Brumbies strong but rampant Crusaders show Kiwis still the benchmark

1. The SMH trans-Tasman power rankings

Now that all teams have had at least one game in Super Rugby AU and Super Rugby Aotearoa, it’s a good time to start the SMH’s trans-Tasman power rankings, which will be updated each week. Results play a part, of course, but we will also assess the quality of rugby across both competitions and take that into consideration. The Crusaders top the first rankings but 100 per cent starts for the Brumbies and Reds put them in the top five.

Scott Barrett leads the Crusaders out on Sunday. The perennial Super Rugby powerhouses have picked up in 2021 where they left off last year.Credit:Getty

The Brumbies have started the season well but the Crusaders have already shown they are on a different level in this part of the world. Their All Blacks-strength tight five has crunched the Highlanders and Hurricanes in successive weeks to set up the sort of ball that No. 10 Richie Mo’unga thrives on. Reds fans will query why we have them behind the Blues, but the Kiwi competition remains the benchmark. With the trans-Tasman competition still mired in uncertainty, this might be as close as we get to a ladder this year.

Super Rugby Power Rankings

  • 1. Crusaders
  • 2. Brumbies
  • 3. Blues
  • 4. Reds
  • 5. Highlanders
  • 6. Force
  • 7. Hurricanes
  • 8. Rebels
  • 9. Chiefs
  • 10. Waratahs

2. The Waratahs were better – but they still could go winless this year

The Western Force’s two tries were terrific. It was impressive to see the manipulation of the defence in the opener, pulling the Waratahs to the edge and then coming back to the centre of the field again. All that work created the spacing issue that the Force exploited when Tim Anstee exploded through a gap and found the equally impressive Fergus Lee-Warner. And the second – a lineout play – is something we’ll see more of this year because across both Super Rugby AU and Aotearoa lineout drive defence has gone up a notch.

Carlo Tizzano has been a rare bright point for the Waratahs in their winless start to the Super Rugby AU season.Credit:Getty

It is putting an enormous pressure on their defensive line to soak up pressure. Tizzano was outstanding against the Force, just relishing that workload and hammering into people again and again. He’s about as damaging as you could expect of a 21-year-old and a lot of the improvement the NSW board saw on Friday was likely due to his appetite to keep hitting people.

Backing that up will be the hard part because a lack of front-row depth means the Waratahs have a platform other sides know they can target.

4. Sio saves sloppy Brumbies

The men from Canberra might have been reading too much of their own press this week – and we are guilty as anyone of pumping them up. They were sloppy. It’s often said defence indicates attitude, but you can go a step further back than that: restarts. The Brumbies were poor receiving possession – it seemed like everyone was waiting on someone else to take responsibility.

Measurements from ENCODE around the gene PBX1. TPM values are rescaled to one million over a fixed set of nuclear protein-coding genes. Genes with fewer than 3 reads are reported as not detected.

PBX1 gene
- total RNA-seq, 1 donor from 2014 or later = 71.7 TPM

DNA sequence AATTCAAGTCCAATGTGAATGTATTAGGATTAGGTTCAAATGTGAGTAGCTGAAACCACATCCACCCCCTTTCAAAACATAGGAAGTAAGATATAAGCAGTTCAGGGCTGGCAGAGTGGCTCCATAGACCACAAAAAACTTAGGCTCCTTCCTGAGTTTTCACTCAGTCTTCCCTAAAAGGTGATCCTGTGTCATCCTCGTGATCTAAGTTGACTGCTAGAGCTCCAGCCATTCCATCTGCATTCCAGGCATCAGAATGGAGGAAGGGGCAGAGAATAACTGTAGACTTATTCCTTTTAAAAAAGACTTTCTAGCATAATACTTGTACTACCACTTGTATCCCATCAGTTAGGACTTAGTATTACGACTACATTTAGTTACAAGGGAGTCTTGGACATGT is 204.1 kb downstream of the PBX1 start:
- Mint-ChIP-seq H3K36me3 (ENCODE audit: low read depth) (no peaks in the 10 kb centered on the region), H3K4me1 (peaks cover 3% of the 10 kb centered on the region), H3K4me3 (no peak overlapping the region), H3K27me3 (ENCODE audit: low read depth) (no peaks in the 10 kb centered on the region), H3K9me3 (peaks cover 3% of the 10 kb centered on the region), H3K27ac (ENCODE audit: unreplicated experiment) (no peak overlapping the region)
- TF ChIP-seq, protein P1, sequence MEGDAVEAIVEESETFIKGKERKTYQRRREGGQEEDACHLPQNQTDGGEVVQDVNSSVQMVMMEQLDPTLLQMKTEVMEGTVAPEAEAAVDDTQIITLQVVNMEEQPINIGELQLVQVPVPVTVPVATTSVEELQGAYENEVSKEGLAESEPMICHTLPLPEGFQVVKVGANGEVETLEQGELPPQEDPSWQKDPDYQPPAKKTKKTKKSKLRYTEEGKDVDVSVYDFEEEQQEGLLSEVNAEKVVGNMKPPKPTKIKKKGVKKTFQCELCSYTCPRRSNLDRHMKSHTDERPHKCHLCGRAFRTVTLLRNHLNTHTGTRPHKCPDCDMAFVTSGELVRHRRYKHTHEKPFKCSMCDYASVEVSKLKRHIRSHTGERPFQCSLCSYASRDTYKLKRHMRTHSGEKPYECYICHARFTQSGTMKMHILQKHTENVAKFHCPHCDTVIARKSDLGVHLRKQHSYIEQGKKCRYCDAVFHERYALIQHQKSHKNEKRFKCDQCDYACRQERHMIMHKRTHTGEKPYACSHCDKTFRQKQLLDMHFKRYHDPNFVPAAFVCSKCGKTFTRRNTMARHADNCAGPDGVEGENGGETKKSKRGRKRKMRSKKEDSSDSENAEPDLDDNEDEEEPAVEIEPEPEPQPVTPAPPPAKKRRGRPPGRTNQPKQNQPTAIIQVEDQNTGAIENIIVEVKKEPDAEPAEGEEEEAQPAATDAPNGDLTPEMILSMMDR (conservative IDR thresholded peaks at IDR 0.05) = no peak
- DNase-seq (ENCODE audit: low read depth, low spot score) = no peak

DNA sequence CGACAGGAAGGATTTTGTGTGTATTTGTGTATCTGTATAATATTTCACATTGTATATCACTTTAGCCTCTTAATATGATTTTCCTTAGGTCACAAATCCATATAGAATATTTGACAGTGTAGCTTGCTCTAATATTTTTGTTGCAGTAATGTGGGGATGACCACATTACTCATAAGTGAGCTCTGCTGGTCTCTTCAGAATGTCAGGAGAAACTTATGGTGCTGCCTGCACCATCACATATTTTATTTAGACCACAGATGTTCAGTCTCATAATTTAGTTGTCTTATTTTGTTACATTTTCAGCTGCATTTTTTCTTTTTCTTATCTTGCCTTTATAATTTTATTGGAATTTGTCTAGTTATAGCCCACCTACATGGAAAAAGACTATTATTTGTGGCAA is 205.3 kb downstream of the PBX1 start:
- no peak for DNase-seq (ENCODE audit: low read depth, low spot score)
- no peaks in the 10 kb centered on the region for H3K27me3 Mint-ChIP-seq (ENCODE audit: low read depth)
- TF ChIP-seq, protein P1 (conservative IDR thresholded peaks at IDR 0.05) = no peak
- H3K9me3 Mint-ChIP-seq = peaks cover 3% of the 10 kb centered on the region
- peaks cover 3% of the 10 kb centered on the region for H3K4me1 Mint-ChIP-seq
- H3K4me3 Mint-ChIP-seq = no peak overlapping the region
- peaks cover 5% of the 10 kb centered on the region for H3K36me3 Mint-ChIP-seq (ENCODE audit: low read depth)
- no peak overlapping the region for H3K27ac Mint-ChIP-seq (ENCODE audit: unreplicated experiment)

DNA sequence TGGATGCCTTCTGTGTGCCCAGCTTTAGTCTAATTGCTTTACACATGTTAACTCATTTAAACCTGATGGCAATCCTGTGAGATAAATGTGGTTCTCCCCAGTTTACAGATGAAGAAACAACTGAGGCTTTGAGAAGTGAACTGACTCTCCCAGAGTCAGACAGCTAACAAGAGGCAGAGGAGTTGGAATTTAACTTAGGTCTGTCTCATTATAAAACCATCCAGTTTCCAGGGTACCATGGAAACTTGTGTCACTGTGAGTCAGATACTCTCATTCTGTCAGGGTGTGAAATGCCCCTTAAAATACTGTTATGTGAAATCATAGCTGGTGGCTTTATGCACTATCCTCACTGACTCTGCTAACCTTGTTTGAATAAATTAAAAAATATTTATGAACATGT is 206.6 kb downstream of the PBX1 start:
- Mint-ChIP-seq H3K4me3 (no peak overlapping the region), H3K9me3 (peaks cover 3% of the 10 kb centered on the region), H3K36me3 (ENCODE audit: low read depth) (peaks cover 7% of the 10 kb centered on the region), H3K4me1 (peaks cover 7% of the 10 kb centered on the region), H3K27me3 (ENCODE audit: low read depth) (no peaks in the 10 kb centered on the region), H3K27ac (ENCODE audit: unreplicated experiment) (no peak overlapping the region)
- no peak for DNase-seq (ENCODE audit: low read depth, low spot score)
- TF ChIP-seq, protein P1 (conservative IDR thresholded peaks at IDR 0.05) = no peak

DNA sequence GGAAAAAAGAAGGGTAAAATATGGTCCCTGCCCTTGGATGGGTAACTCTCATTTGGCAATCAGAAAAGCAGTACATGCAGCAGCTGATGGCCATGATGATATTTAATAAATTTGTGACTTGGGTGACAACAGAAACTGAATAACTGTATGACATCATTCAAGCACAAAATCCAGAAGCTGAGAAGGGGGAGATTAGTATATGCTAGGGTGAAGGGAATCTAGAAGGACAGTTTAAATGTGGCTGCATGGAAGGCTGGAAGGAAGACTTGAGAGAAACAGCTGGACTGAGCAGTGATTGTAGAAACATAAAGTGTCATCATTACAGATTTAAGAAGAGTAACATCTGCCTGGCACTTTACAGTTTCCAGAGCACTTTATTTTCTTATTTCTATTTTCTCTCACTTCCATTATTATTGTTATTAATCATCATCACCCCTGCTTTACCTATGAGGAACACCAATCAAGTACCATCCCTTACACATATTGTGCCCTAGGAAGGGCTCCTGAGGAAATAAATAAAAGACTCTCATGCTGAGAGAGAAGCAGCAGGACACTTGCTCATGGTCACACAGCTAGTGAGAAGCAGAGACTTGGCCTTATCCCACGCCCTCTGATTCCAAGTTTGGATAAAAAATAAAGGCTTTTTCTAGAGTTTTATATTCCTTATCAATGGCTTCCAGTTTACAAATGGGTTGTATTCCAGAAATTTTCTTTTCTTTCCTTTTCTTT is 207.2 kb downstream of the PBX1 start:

Super Rugby AU Team of the Week

1 Scott Sio (Brumbies)

2 Feleti Kaitu’u (Force)

3 Santiago Medrano (Force)

4 Fergus Lee-Warner (Force)

5 Trevor Hosea (Rebels): Player of the round

6 Tim Anstee (Force)

7 Carlo Tizzano (Waratahs)

8 Michael Wells (Rebels)

9 Ryan Lonergan (Brumbies)

10 Will Harrison (Waratahs)

11 Marika Koroibete (Rebels)

12 Richard Kahui (Force)

13 Len Ikitau (Brumbies)

14 Byron Ralston (Force)

15 Tom Banks (Brumbies)

As a result, they were indebted a big shift from Scott Sio. Not at his best last year, the veteran loosehead looked re-energised in Canberra, strong at the set piece and carrying hard well into his 66 minutes on the paddock.

Rebels No.1 Cabous Eloff enhanced his cult hero status with some big charges, but Sio was king of the dirty work.

5. Did the Rebels get enough advantage from the red card?

The modified red card rule is a good piece of thinking, particularly for incidents such as Allan Alaalatoa’s shot on Pone Fa’amausili on Saturday. It was a mistimed hit but not the sort of thuggery that merits a 15 v 14 contest for the rest of the game.

Yet, the way the game unfolded made you wonder if the Rebels got enough from it. They lost Fa’amausili for the game, lost the scoreboard 8-7 during the 20 minutes that the Brumbies were down to 14 men, and still were under pressure at scrum time. In fact, you wonder if a lack of set-piece confidence stopped them going for a scrum from a perfect position after 68 minutes when Brumbies wing Andy Muirhead was sent to the bin. Instead, they took the three points – and that wasn’t enough.

Does the rule need to be tweaked to be weighted more in favour of the side with 15 men?

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